Demonising Zimra at our own peril
Benny Tsododo Correspondent
As a struggling worker who has a chunk of his measly earnings monthly taken up by the Zimbabwe Revenue Authority (Zimra), it is tempting to support any criticism directed at the tax body, but as a discerning citizen, I find the current fever-pitched attack on the tax body a little bit
overboard and tantamount to abetting the sanctions imposed on the country.
Of late, Zimra has come under unrelenting attacks for its latest swoop on private companies and State-linked institutions that are failing to meet their tax obligations. A lot of blame has been heaped on the tax authority for its “heavy-handed approach” and trying to “kill the goose that lays the golden egg”.
The argument proffered is that Zimra’s latest blitz on the companies was likely to hasten their closure.
Those who hate Zimra because it deducts their earnings were quick to unwittingly jump into the fray of lampooning the tax body for its supposedly counter-productive raids on the companies.
Nonetheless, they are oblivious to the fact that behind the anti-Zimra campaign could be regime change forces with ill-driven plans to stifle revenue collection in Zimbabwe.
After imposing illegal economic sanctions on Zimbabwe, the anti-establishment forces sustained these embargoes by coming up with a number of measures to cut off and discourage foreign budgetary support to Zimbabwe.
These measures resulted in Zimbabwe being denied financial support by international lenders, leaving the country to try and make do with its own local initiatives.
The local initiatives included plans to raise funds from the country’s abundant natural resources and consolidation of the available local revenue streams. It is in this regard that Zimbabwe, through Zimra, has been trying to maximise on its revenue collection in order to fund its wage bill and other developmental plans.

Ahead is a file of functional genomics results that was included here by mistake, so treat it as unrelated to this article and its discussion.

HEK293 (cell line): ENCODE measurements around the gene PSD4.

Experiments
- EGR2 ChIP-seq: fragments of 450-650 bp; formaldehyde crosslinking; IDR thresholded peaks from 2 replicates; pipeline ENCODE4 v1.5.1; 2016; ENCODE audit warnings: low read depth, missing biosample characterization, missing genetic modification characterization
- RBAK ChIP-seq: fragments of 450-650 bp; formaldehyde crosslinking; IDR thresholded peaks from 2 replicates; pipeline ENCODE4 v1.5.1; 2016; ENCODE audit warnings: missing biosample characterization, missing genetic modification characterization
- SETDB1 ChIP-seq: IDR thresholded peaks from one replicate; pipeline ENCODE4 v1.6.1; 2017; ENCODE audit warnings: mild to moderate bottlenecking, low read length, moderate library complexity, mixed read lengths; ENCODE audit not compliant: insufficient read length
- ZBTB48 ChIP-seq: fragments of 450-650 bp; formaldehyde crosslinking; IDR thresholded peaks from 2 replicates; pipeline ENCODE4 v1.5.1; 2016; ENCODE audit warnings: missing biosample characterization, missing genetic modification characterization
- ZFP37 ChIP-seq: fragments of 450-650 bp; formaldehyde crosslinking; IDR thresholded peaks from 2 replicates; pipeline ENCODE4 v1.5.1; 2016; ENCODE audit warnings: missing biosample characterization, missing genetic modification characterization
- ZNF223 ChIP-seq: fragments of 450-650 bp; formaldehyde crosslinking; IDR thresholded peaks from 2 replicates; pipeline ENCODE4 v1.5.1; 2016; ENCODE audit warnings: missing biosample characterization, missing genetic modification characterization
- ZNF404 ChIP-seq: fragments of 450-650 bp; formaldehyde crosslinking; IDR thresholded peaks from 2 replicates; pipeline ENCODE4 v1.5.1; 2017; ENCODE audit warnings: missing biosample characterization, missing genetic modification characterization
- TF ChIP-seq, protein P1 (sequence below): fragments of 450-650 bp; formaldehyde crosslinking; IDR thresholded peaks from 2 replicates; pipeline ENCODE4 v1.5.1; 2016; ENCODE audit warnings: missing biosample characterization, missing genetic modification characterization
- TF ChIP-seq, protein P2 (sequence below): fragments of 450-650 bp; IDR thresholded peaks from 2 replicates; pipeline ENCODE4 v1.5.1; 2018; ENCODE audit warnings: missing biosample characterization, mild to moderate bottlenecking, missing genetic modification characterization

This explains the marked increase on Zimra’s door-to-door compliance checks, audit measures and even the mulling of plans to widen its tax net in order to tap into potential revenue from the informal sector.
These measures inevitably caught the eyes of the anti-establishment forces who realised that revenue from taxes has become the mainstay of Zimbabwe’s economy.
In a way, robust revenue collection measures by Zimra have become a bulwark against the ruinous effects of sanctions hence the detractors could not stomach this.
So, in their convoluted drive to bring the battered economy to its knees, the detractors used their world renowned agenda setting expertise to demonise operations by Zimra in a bid to breed a non-tax-paying culture among Zimbabweans that would hamstring the economy.
I say this because this is not the first time that the anti-establishment forces have tried to attack the pillars of Zimbabwe’s economy. Not so long ago, the same forces, after realising that huge diamond deposits discovered at Chiadzwa were likely to be a lifeline to the country’s sanctions-hit economy, hatched a plan to block trade in the gems claiming they were “blood diamonds”.